Wednesday, April 30, 2014

Biking on the SW Florida Gulf Coast

An Everglades Bicycle Club friend had told us about riding on Florida's Gulf coast. She asked if we wanted to join her for a couple days of riding there. We did. The weather was changing from the warmth of spring to the soft, humid heat of summer. Winter residents had returned to their homes in the North. Roads had less traffic. Restaurants were manageable again.

Our friend was familiar with the area. She had created two routes for us to ride. This was the real treat for us. The area is rich with bike lanes and paths. But it has numerous large gated communities which can make route planning difficult. She knew which roads to follow. Excellent.

Our first ride (about 77 miles) took us to Sanibel and Captiva Islands. Beaches were busy with people, many stooped searching for the seashells for which the islands are famous. Birders prowled the area with binoculars and cameras. We visited an access point for the Great Calusa Blueway Paddling Trail, a must do on another trip to this area. The islands are a treasure.

On our second ride (about 46 miles) we meandered to Fifth Avenue in downtown Naples for a bite at a sidewalk cafe. It was an exceptional ride with lovely intown and beach parks, lushly landscaped residential neighborhoods, wonderful quiet parkways, and glimpses of canals lined with large power boats and sailboats. Beautiful homes were everywhere.

We must not fail to mention that we spotted a rider in a bright orange Everglades Bicycle Club retro jersey in Naples.



Wednesday, April 23, 2014

Life is a long lesson in humility. (James M. Barrie)

The qualities you strive to achieve in life shift suddenly in unexpected ways as you grow older.

Most of our neighbors in our Miami highrise are considerably younger than Al and I. We like that. They are interesting and upbeat, attractive and active. Best of all, seeing ourselves through their eyes can be instructive and amusing.

This week we decided to do a century ride all by ourselves. Well, mostly by ourselves. We used our regular Sunday group ride to Hollywood to do a quarter of the miles with a group. Then we headed north by ourselves, following A1A. Wandering through John Lloyd State Park. Gawking at the cruise ships docked at Port Everglades. Eventually we hit the road construction obstacle course that is the Fort Lauderdale airport area. Our plan had been to head north up the coast along the beaches. We spotted route 818, Griffin Road. Hmmm. Why fight the crowds and traffic along the beaches when we could head west into the quiet and quaint suburbs of Broward? It would be a lovely ride out to Southwest Ranches. Off we pedaled west. We stayed in the bike lane of 818, leaving the bike path and sleepy Orange Road to the family bike groups. When we turned around at our halfway point, we had a pleasant tailwind all the way home.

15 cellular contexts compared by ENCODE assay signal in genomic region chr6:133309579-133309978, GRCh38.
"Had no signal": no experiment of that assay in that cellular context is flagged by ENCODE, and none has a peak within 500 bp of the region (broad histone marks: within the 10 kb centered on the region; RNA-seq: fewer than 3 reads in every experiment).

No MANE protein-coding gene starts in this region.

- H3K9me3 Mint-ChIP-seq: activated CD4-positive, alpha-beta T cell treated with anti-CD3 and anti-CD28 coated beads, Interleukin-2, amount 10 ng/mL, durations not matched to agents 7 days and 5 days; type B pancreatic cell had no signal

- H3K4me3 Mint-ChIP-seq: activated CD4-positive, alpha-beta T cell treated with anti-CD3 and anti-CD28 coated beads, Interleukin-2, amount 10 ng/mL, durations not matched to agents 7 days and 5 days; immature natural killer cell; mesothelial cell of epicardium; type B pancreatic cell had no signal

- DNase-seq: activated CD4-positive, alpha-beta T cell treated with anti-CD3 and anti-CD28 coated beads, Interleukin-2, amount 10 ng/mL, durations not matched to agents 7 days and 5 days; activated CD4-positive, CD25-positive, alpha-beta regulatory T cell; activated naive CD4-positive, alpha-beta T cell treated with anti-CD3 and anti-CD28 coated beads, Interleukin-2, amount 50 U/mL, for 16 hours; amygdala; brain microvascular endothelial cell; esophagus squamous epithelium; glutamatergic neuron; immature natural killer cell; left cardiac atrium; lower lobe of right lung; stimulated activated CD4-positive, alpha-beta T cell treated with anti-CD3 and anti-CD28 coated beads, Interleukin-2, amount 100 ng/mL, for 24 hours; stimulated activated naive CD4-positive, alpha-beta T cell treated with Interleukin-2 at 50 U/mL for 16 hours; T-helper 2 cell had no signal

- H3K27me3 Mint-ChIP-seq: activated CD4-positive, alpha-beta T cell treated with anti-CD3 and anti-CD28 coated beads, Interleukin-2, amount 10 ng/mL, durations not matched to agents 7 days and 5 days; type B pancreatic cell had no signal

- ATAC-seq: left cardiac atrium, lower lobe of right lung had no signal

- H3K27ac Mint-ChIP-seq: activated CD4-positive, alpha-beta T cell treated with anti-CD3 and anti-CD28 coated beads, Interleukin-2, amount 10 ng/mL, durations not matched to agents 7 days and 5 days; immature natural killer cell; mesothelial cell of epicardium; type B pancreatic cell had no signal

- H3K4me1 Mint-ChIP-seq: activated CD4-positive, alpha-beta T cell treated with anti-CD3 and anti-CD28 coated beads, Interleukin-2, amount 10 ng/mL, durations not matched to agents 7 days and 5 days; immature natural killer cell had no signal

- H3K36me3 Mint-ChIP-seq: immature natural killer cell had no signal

As we rode the last miles we were feeling fabulous. We'd ridden over a hundred miles, and we felt like we could go farther. We wheeled toward the entrance to our building. One of our neighbors was there. She spotted us, gave us a huge smile, and asked us where we'd ridden. We told her. "Wow. That's awesome," she chirped.
Photo by Brian Coomes

And then it came. The unexpected signal that we'd somehow slipped into fresh territory.  We were wearing our Everglades Bicycle Club retro cycling jerseys. "Just look at you. You guys are just so cute!"

Cute. So much for feeling awesome. Matching jerseys on a couple our age does scream cute.

Humbled, we laughed and rolled the bikes to the elevator.





Tuesday, April 8, 2014

I intend to live forever. So far, so good. (Steven Wright)

It's April. Month four of our cycling project. If we were taking an imaginary cross country journey by bicycle, we would have arrived in San Diego, turned around, and be pedaling through west Texas on our way back to Miami.

The good news. Our project is working. The constant long bike rides and time in the gym are having an effect. Core muscles are getting stronger. Legs are feeling better. We've got more energy left at the end of rides.

But, of course, there is a disclosure statement. We're still not fast guys, nor does anything like that appear likely in the future. Riding a lot does not roll back the odometer or grant you any additional athletic talents. (Anybody surprised? I didn't think so.)

During the past few weeks I've visited the doctors, been tested for everything but rabies, and had x-rays taken of various moving parts. The verdict seems to be that things are going fine, and the cycling project can continue.

Happy dance time.